March 23, 2018: International Journal of Language & Communication Disorders
Jennis Gabrielpillai, Christin Geissler, Belinda Stock, Timo Stöver, Marc Diensthuber
Intact spiral ganglion neurons are a specific requirement for hearing rehabilitation in deaf patients by cochlear implantation. Neurotrophic growth factors have been proposed as effective tools to protect and regenerate spiral ganglion neurons that are degenerated in the majority of patients suffering from hearing loss. Here, we show that growth hormone (GH), a pleiotropic growth factor whose neurotrophic role in the inner ear is still unclear, significantly increases neurite extension, as well as neuronal branching, in spiral ganglion cell cultures derived from early postnatal rats...
March 21, 2018: Neuroreport
Michelle J Todorov, Karyn L Galvin
OBJECTIVES: To determine whether a large clinical group of cochlear implant (CI) recipients demonstrated a difference in sentence recognition in noise when using their pre-upgrade sound processor compared to when using the Nucleus 6 processor, and to examine the impact of the following factors: implant type, sound processor type, age, or onset of hearing loss. METHODS: A file review of 154 CI recipients (aged 7-92 years old) who requested an upgrade to the Nucleus 6 sound processor at the Cochlear Care Centre Melbourne was conducted...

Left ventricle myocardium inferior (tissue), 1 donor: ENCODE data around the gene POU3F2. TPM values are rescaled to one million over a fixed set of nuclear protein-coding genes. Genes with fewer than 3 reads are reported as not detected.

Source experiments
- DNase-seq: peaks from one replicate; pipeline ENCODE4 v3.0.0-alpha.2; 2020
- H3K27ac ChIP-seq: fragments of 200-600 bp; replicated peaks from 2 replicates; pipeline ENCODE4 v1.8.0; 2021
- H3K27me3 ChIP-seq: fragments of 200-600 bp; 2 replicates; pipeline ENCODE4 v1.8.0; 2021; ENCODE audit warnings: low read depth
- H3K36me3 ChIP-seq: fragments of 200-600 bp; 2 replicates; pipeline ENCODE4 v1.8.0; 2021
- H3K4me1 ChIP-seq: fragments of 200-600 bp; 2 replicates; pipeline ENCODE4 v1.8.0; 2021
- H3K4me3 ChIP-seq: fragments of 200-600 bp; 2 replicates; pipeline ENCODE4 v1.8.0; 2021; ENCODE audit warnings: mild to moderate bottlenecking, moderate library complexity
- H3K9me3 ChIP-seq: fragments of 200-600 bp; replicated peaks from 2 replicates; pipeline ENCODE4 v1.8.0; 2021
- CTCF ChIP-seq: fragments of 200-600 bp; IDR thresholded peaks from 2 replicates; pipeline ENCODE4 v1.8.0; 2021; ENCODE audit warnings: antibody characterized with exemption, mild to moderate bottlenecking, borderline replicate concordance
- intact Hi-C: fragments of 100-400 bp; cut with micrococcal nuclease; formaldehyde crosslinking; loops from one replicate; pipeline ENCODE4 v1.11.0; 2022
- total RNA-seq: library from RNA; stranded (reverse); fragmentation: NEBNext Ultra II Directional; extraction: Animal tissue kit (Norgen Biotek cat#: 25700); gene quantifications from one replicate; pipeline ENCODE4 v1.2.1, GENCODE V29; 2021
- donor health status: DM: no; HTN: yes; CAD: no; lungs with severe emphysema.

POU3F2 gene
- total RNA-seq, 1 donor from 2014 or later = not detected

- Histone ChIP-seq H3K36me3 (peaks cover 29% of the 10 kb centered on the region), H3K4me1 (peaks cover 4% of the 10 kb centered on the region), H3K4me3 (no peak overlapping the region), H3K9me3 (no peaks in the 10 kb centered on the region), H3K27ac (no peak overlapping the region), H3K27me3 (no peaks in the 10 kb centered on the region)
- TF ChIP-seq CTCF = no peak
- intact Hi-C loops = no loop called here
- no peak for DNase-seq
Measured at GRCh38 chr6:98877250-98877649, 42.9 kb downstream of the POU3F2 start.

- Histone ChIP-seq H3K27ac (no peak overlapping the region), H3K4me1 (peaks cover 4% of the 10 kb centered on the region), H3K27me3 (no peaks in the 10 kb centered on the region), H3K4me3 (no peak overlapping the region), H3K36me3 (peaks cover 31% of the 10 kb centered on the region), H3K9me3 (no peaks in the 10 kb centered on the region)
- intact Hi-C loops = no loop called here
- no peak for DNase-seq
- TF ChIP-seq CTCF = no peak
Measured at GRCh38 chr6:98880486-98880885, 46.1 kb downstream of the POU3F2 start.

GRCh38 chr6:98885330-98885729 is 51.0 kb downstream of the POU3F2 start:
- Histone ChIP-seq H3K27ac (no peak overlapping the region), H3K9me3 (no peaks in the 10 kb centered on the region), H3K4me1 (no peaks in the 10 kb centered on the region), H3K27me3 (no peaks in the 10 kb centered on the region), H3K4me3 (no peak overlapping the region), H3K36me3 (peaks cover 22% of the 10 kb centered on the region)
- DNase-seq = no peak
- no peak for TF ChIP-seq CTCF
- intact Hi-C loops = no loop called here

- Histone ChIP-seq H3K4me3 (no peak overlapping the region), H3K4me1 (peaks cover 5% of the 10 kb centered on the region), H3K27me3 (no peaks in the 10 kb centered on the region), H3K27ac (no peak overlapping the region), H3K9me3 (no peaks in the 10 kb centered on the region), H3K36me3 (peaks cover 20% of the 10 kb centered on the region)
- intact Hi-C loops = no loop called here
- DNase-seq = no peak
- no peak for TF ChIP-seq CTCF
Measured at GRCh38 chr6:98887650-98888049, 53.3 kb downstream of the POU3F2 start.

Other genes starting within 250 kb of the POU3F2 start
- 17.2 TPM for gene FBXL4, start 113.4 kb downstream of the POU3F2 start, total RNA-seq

March 22, 2018: Cochlear Implants International
Ester Goldblat, Tova Most
This study examined the relationships between cultural identity, severity of hearing loss (HL), and the use of a cochlear implant (CI). One hundred and forty-one adolescents and young adults divided into three groups (deaf with CI, deaf without CI, and hard-of-hearing (HH)) and 134 parents participated. Adolescents and young adults completed questionnaires on cultural identity (hearing, Deaf, marginal, bicultural-hearing, and bicultural-deaf) and communication proficiencies (hearing, spoken language, and sign language)...
March 17, 2018: Journal of Deaf Studies and Deaf Education
Francesca Yoshie Russo, Daniele De Seta, Ghizlene Lahlou, Stéphanie Borel, Yann Nguyen, Didier Bouccara, Olivier Sterkers, Daniele Bernardeschi, Isabelle Mosnier
Objective To investigate the hearing performance of adult patients presenting unilateral deafness with contralateral fluctuating hearing loss who received a cochlear implant on the deaf side. Study Design Case series with chart review. Setting University tertiary referral center. Subjects and Methods Preoperatively and at 6 and 12 months postoperatively, 23 patients underwent pure tone audiometry and speech audiometry with disyllabic and monosyllabic words in a quiet environment and sentences in quiet and noisy (signal-to-noise ratio +10 dB SPL) environments under best-aided conditions...
March 1, 2018: Otolaryngology—Head and Neck Surgery
Luis Lassaletta, Isabel Sánchez-Cuadrado, Juan Manuel Espinosa, Ángel Batuecas, Carlos Cenjor, María José Lavilla, Laura Cavallé, Alicia Huarte, Faustino Nuñez, Manuel Manrique, Ángel Ramos, Carlos de Paula, Elisa Gil-Carcedo